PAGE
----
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Logical Fallacy: Non Sequitur

When writing to prove a point, the author must make certain that his/her conclusions make sense. One of the easiest traps to fall into is "non sequitur," when the conclusion does not follow the premise. Watch out for this pitfall!
by

Catherine Wishart

on 9 September 2014

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Transcript of Logical Fallacy: Non Sequitur

The Jump
Conclusion: we are now in a deep recession. The change in family structures must have caused the recession.
Example #3:
Pigs are mammals. They cannot fly.
The Jump...
Conclusion: A dog is a mammal. Therefore, it cannot fly.
Example of Non Sequitur
The premise: I am having money issues and I am unhappy.
The Jump
Conclusion: Rich people must be happy.
Another Example
The premise: Family structures are changing.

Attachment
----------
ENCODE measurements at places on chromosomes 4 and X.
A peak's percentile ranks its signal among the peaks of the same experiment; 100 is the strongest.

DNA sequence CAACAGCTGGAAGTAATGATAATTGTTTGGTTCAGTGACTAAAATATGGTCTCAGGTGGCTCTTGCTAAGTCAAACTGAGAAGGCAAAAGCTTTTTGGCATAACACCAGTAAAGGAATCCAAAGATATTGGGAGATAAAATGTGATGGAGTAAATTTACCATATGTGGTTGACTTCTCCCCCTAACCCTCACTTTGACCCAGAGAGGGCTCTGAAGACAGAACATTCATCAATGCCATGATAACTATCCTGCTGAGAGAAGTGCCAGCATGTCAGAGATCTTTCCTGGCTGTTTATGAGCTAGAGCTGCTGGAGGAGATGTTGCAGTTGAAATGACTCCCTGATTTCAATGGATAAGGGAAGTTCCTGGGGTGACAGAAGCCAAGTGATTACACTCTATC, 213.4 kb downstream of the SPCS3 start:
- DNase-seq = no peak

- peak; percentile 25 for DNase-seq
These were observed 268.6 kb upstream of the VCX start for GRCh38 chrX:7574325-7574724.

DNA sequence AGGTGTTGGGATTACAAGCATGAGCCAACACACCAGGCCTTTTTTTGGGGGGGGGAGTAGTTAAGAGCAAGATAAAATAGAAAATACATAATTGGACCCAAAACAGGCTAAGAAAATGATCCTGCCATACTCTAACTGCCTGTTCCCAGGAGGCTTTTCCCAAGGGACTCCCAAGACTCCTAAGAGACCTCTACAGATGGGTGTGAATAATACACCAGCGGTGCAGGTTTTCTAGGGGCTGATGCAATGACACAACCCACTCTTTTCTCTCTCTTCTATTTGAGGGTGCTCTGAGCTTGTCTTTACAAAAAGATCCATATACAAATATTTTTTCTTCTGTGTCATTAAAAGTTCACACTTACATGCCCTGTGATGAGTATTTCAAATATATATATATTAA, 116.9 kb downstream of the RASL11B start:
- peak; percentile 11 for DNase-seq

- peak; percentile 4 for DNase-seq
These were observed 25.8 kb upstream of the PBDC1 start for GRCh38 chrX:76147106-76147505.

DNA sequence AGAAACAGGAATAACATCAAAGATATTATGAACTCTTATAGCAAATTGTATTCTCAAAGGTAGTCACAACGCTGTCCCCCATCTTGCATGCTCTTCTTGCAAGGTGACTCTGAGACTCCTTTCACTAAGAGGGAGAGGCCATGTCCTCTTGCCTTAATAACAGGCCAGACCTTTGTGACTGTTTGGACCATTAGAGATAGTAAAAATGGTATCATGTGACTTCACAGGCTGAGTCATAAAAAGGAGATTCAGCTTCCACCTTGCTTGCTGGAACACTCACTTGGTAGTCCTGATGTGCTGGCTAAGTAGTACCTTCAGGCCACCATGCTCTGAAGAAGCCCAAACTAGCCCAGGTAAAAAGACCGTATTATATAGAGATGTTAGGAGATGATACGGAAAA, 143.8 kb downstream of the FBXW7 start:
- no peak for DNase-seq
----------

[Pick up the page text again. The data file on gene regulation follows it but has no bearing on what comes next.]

SIDE A
SIDE B
CONCLUSION
What does "non sequitur mean? According to
The Merriam-Webster Dictionary,
non sequitur is "a statement that is not connected in a logical or clear way to anything said before it"
(Merriam -Webster.com"
Logical Fallacy: Non Sequitur
THANK YOU!
Mrs. Wishart
Senior Adjunct Instructor
Literacy Coach
MAY BE incorrect!
but... it may be correct. Just because the connection isn't logical in this sense doesn't mean there isn't truth in the conclusion. The conclusion may be correct for another reason.
Turn and Talk:
talk to the person next to you. What is wrong with the jump made from the premise? Do you think the jump is actually correct? Why or why not?
What do changes in family structure have to do with a recession? Is there actually a link here?
Turn and talk.
Turn and Talk
:
is this statement logical? Why or why not?
Common Non Sequiturs
The premise:
certain non sequiturs don't change over time.

The jump:
that must mean that there is truth in non sequiturs.
The message:
don't jump to conclusions. Look at as much evidence as possible.
Full transcript